Plant-based diet and cancer

Mar 9, 2022

Many people still believe that cancer is genetic and that it’s an inevitable part of life. Of course, this is true for a minority of cancers, which are caused by the genes we may have inherited from our parents, but only in less than 10% of cases. Cancer cells do have abnormalities in their genes and chromosomes which gives them the characteristics we associate with cancer, but these genetic defects are usually acquired during life for a variety of reasons. Many of these reasons relate to our dietary, lifestyle and environmental exposures.

We are all very familiar with the fact that smoking tobacco causes cancer. Yet I suspect most people are less familiar with the fact that diet and other lifestyle factors are also implicated in generating cancer cells. In fact, 4 out of 10 cancers could be prevented by adopting healthy lifestyle habits (1). Potential cancer cells are constantly being generated in our body. Most of the time our body’s defences can deal with them by either removing them or just allowing them to stay dormant and harmless. However, under the right conditions, these cells can start to divide and multiply, eventually giving rise to a cancer that causes symptoms.

The main preventable risk factors for cancer in additional to tobacco smoking are being overweight, insufficient physical activity, poor diet, alcohol consumption and unsafe exposure to the sun (skin cancer). Many are surprised to learn specifically about the impact of diet on cancer risk. Not only do diet choices impact our weight, but certain foods are known to promote the growth of cancer, whereas others act to prevent it.

Food that’s have been shown to prevent cancer are fruits and vegetables, whole grains, beans, nuts and seeds. That sounds pretty much like a healthy vegan diet! The reason being is that these foods are packed with anti-cancer compounds, including antioxidants and anti-inflammatory compounds. They are rich in fibre which promotes a healthy gut microbiome and is key to maintaining a healthy immune system and warding off cancer cells (2). In addition, these healthy plant foods reduce insulin resistance and keep hormone levels in check, including oestrogen and insulin-like growth factor, important for preventing cancers from growing (3). Although I don’t worry too much about which fruits and vegetables I eat, instead emphasising variety, certain vegetables are particularly high in anti-cancer compounds. These include mushrooms, cruciferous vegetables (broccoli, cabbage, Brussel sprouts etc) and onions and garlic (4–6). In addition, herbs and spices have the highest concentration of antioxidants helping to prevent the formation of precancerous cells (7).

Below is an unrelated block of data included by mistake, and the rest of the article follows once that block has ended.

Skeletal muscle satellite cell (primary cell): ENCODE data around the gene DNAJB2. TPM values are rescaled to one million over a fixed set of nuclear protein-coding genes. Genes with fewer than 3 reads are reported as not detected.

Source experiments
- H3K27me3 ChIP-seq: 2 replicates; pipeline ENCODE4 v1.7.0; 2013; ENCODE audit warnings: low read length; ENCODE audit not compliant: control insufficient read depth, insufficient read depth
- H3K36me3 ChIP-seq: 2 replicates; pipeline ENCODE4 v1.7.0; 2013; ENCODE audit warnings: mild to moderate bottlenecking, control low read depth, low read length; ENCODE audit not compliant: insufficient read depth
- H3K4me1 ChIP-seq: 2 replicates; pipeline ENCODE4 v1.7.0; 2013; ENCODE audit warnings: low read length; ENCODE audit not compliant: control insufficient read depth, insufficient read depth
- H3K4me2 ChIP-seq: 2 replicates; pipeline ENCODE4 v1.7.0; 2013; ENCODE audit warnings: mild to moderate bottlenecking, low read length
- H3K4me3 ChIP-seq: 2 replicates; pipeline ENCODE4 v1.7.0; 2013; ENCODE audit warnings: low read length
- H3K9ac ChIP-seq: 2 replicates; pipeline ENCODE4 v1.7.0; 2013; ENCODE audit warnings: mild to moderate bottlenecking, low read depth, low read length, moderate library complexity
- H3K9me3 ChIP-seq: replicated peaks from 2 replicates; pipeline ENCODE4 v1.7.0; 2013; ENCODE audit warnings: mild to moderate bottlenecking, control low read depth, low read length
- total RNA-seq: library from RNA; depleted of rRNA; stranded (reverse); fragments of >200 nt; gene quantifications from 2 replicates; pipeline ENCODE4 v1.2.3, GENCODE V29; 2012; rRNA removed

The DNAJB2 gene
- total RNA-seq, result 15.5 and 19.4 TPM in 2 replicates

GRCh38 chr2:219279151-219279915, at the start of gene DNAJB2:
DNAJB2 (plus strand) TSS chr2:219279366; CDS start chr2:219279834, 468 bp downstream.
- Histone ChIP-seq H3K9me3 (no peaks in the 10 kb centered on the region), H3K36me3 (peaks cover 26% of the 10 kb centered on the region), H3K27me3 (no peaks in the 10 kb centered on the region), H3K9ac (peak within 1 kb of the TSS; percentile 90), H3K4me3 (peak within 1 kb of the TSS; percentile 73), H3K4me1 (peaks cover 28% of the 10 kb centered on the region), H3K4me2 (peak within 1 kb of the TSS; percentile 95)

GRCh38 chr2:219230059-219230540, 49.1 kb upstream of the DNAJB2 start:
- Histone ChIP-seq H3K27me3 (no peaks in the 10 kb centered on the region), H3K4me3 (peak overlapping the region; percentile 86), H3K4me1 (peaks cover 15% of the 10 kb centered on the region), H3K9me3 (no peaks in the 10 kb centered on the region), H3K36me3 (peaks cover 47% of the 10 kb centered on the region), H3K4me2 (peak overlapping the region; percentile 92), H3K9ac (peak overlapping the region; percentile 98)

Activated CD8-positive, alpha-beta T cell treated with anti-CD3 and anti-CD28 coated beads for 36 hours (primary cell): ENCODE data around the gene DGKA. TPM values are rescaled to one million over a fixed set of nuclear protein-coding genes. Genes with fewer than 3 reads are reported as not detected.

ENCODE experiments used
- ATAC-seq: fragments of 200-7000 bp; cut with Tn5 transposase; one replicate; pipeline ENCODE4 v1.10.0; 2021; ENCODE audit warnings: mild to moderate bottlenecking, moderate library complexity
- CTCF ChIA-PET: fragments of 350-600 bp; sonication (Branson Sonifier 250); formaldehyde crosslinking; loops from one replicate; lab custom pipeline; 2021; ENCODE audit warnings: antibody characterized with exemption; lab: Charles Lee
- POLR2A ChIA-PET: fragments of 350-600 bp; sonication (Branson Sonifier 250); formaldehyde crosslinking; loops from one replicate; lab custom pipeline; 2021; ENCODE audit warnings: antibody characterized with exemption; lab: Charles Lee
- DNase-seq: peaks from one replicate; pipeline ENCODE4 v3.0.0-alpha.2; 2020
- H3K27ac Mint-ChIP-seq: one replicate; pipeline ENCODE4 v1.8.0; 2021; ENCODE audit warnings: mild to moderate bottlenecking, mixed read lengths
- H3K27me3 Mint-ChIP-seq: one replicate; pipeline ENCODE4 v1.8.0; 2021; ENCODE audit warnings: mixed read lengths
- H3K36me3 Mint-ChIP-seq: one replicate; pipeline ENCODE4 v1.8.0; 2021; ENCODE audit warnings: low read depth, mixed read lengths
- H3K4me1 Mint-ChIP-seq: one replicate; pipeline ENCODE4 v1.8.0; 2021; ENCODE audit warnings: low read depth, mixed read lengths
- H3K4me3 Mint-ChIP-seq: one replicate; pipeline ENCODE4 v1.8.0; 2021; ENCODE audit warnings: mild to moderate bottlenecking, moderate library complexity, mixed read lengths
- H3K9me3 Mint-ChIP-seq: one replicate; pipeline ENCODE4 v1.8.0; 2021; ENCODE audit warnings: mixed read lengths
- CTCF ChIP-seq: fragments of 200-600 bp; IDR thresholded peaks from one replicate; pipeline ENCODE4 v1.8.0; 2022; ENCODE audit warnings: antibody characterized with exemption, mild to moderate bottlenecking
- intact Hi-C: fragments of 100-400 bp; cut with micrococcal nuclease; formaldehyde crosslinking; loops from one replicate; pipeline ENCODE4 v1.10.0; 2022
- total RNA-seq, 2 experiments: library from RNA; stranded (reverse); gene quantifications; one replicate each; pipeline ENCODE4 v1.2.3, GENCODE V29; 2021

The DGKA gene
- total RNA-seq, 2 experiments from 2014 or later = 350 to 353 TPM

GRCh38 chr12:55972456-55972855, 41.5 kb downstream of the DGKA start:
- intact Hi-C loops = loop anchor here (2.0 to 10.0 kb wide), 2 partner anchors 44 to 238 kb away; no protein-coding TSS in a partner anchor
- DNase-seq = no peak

In contrast, processed red meat has been classified by the World Health Organisation as a group 1 carcinogen, which means its consumption is a direct cause of cancer. This is mainly in relation to bowel cancer and in the UK 13% of bowel cancers, over 5000 cases per year, are thought to be directly caused by eating processed red meat. Unprocessed red meat is a Group 2A carcinogen, which means its consumption probably causes cancer. In addition to bowel cancer, processed and red meat increases the risk of breast, pancreatic, nasopharyngeal, oesophagus and stomach cancers. This is because meat does not contain any of the anti-cancer compounds found in plant foods, has no fibre and instead contains compounds that can directly damage the DNA of cells (8).

What about a vegan or plant-based diet? Can becoming vegan help prevent cancer? A large analysis from 2017 bringing together information from a number of different studies on vegan diet and health, showed that those consuming a vegan diet had a 15% reduction in the risk of developing cancer (9). Similarly, a study from 2018 that examined the impact of eating a healthy plant-based diet showed a 15% reduction in the risk of developing cancer (10). However, it is worth noting that there is some concern that processed foods, be it vegan or not, may actually increase the risk of certain cancers (11). So, it’s always best to minimise these foods in the diet.